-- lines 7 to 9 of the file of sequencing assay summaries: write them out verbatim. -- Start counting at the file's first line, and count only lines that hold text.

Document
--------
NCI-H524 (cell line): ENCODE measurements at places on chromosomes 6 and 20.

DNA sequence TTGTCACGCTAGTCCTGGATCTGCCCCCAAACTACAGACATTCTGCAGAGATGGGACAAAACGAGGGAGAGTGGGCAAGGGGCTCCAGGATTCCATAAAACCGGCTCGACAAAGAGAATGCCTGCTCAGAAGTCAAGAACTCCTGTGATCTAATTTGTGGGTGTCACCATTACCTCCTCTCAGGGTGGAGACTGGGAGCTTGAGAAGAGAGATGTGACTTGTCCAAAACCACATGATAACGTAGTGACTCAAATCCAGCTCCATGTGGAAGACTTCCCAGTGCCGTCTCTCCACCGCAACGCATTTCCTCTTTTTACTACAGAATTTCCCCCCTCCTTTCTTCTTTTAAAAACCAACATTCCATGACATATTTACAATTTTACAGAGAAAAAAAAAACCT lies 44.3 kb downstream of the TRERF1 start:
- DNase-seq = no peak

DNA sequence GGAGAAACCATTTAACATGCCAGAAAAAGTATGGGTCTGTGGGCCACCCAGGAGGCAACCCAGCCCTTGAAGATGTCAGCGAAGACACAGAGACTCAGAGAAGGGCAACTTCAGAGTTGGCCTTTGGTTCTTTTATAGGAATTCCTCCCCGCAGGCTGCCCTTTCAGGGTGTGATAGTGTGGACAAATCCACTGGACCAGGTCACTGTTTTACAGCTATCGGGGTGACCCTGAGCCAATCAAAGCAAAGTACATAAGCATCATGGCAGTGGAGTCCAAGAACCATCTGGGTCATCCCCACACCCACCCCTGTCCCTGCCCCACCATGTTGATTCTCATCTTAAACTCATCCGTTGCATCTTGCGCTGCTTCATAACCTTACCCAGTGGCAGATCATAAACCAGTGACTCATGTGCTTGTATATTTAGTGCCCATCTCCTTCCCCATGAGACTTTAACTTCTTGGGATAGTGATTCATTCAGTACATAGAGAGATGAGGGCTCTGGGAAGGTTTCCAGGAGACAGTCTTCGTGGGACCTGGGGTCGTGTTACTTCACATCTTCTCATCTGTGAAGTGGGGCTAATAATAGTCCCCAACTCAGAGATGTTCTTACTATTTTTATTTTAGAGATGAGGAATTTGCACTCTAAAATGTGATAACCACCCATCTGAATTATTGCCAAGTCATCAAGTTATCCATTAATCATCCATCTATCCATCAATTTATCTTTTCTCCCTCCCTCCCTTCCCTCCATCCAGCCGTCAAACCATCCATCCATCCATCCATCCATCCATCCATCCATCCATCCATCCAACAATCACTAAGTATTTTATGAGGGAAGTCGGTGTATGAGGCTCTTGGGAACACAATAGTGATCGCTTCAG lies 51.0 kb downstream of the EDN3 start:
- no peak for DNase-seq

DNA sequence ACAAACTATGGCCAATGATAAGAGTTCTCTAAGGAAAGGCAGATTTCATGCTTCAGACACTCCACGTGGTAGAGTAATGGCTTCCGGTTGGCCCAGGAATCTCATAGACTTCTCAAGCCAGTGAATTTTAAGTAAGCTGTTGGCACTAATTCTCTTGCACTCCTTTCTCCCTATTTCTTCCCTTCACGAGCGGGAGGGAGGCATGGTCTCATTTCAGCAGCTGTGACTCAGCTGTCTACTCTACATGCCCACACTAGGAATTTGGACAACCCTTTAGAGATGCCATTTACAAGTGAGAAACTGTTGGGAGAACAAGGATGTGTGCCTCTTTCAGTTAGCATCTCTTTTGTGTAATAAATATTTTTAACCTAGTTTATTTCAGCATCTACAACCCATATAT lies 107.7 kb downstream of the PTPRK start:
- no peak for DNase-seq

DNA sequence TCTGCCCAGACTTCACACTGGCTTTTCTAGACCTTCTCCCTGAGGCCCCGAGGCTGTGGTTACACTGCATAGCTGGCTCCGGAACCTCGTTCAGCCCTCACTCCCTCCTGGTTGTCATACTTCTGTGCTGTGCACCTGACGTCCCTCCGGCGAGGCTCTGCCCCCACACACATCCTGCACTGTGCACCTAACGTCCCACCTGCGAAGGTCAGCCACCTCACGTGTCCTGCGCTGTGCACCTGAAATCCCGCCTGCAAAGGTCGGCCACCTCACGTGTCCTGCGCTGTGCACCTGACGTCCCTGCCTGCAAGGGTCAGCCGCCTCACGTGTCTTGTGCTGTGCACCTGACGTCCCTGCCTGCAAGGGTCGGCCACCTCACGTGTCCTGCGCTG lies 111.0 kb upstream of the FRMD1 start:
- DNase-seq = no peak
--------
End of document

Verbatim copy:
- no peak for DNase-seq

DNA sequence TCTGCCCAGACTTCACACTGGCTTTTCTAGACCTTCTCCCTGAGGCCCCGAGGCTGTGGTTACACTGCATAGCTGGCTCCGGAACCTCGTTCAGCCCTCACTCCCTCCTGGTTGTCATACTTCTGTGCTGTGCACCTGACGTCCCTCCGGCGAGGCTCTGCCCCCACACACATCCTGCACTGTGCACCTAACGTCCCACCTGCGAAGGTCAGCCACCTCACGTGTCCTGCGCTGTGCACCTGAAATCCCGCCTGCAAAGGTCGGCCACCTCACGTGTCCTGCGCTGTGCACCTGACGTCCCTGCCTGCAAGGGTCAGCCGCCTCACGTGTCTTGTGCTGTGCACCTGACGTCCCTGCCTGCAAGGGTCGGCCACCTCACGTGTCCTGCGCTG lies 111.0 kb upstream of the FRMD1 start:
- DNase-seq = no peak